Broward News

Millenia's Complaint

I got this in my NT e-mail box today:

Dear Editor:

Should publishers treat authors according to their race? Or according to the content of their work?

Floridian writer Millenia Black, a debut author with New York publisher Penguin Putnam, is currently experiencing one of the most horrendous depravities of racial liberty you could ever think of in the 2006 epoch: Because she is a person of color, her publisher has decided that, despite having written commercial work, she is not entitled to the same opportunities as their white authors!

Specifically, this publisher has unduly restricted the author's first novel, THE GREAT PRETENDER, by classifying it as "African-American Fiction" even though the book was, in total, free of any such ethnic content. Black successfully self-published the book without any such racial designation, which led to the contract with Penguin. Secondly, in another attempt to reach the mainstream marketplace, Black wrote her second novel, THE GREAT BETRAYAL, with all white characters, and this time the publisher told her the book would not be published if she did not change the race of characters!

Black was forced to retain a lawyer and serve Penguin a demand letter to correct the disparate treatment of both books. In response, they immediately agreed to accept and publish the second book with white characters as Black wrote it. A decision has yet to be reached on THE GREAT PRETENDER, which was published in September of 2005.

This treatment is absurd and grossly ridiculous, don't you think? Are books to be treated according to the race of the author and not the content of the book itself? Shall everyone just stand by and watch such insidious conduct by such an affluent and respected publisher, without saying a word? I think not. This is the very reason I am sending this letter, to let you know that this is happening and to ask for your help to bring this issue out into the open. I know that people with effective voices and platforms have always made a big difference.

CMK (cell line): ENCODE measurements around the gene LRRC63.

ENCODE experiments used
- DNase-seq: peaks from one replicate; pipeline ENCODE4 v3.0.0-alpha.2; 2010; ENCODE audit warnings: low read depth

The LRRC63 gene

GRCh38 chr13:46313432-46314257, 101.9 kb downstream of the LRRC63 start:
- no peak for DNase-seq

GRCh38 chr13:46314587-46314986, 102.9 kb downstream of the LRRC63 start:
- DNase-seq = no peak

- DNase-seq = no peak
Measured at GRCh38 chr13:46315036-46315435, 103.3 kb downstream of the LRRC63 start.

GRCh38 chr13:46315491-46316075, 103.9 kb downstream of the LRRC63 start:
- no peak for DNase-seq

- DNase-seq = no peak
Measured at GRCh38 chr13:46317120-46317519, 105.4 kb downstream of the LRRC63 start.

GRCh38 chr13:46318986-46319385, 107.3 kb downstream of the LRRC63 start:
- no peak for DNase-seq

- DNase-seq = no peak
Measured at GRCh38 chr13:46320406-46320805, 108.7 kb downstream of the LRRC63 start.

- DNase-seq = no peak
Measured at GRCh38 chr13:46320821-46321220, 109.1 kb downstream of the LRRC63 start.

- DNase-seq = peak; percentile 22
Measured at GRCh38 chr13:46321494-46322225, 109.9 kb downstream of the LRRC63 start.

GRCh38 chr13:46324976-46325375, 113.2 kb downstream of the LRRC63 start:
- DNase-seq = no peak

For the author's own account of the issue, you can visit her blog: -- See the post entitled "The Great Betrayal - Jim Crow Publishing" and also "Back, With a Beacon of Hope."

Yours truly,

Timothy Aldred

My take: It may be absurd, but it's all business. Penguin obviously signed Black, who lives in Fort Lauderdale, with the idea she was a niche writer aimed at black readers. And they obviously don't believe she's greatly marketable outside that niche. In other words, it's more about green that it is about black or white.

But that doesn't mean it's right. I certainly sympathize with Black and I think she has a legitimate complaint. It seems that, at the very least, Penguin has been duplicitious in the way it's dealt with her. Who wants to write a book -- a romance novel, in Black's case -- and have it marketed only at one demographic group? And the entire thing about changing the race of all the characters in the book is, indeed, ridiculous. I'm with you, Millenia.

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